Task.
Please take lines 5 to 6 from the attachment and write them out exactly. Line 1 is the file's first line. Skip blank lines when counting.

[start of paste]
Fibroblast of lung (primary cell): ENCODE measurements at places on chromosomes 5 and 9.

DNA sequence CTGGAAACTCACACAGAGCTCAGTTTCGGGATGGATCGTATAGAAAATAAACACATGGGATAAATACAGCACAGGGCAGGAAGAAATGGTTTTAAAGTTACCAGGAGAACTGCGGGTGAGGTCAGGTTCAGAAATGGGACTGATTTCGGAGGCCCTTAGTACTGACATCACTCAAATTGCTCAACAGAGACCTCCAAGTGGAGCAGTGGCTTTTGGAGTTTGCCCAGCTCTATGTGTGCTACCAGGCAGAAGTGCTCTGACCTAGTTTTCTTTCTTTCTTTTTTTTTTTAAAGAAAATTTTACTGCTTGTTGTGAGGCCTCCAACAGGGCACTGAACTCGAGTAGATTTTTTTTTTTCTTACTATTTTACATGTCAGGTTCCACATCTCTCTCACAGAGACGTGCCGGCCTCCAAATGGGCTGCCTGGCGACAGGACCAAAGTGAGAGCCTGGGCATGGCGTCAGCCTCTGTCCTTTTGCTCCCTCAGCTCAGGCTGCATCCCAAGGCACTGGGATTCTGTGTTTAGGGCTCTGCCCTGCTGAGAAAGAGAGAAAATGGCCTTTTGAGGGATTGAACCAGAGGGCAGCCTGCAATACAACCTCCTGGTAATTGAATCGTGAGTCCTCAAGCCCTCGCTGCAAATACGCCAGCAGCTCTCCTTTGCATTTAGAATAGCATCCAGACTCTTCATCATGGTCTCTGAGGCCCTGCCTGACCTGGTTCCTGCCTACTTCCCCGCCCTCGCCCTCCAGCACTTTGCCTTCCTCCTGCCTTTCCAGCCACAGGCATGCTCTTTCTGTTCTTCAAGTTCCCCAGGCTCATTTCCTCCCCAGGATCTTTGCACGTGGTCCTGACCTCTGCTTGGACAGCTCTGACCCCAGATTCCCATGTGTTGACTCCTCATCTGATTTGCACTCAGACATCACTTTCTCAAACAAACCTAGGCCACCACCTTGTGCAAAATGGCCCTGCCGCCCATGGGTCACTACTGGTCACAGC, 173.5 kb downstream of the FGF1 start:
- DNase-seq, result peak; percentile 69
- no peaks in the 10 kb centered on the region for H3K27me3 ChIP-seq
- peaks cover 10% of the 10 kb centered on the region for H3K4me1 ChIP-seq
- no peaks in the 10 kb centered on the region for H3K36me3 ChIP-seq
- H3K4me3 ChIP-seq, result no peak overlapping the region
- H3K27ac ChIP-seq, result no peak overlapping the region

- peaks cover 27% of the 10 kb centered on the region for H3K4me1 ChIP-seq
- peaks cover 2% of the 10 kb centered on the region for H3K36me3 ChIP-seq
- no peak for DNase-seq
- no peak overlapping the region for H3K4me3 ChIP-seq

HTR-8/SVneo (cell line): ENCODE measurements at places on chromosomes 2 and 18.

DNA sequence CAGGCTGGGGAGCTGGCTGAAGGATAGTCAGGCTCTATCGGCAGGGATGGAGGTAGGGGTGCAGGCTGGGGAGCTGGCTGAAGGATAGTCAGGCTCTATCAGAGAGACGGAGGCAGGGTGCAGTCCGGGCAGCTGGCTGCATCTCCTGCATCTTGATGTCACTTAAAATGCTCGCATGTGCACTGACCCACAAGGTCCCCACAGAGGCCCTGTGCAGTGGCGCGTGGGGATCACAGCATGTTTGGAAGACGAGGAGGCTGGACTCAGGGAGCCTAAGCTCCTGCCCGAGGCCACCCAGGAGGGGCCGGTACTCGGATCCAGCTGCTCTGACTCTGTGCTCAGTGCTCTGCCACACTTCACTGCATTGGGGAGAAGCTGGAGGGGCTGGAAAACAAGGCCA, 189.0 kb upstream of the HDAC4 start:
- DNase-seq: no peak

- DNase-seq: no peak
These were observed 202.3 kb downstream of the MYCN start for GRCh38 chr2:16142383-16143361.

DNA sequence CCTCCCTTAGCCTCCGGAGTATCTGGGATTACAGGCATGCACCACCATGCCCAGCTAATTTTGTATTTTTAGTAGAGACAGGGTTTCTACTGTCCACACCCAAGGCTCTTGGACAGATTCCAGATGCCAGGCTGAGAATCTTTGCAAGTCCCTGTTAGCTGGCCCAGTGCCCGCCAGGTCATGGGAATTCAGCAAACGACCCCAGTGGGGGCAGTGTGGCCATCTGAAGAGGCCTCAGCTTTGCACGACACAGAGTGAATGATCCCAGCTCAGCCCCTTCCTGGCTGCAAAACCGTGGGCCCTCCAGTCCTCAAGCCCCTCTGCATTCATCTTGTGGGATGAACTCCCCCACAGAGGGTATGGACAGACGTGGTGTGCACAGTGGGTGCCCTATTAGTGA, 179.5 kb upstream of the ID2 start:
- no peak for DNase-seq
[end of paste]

- peaks cover 10% of the 10 kb centered on the region for H3K4me1 ChIP-seq
- no peaks in the 10 kb centered on the region for H3K36me3 ChIP-seq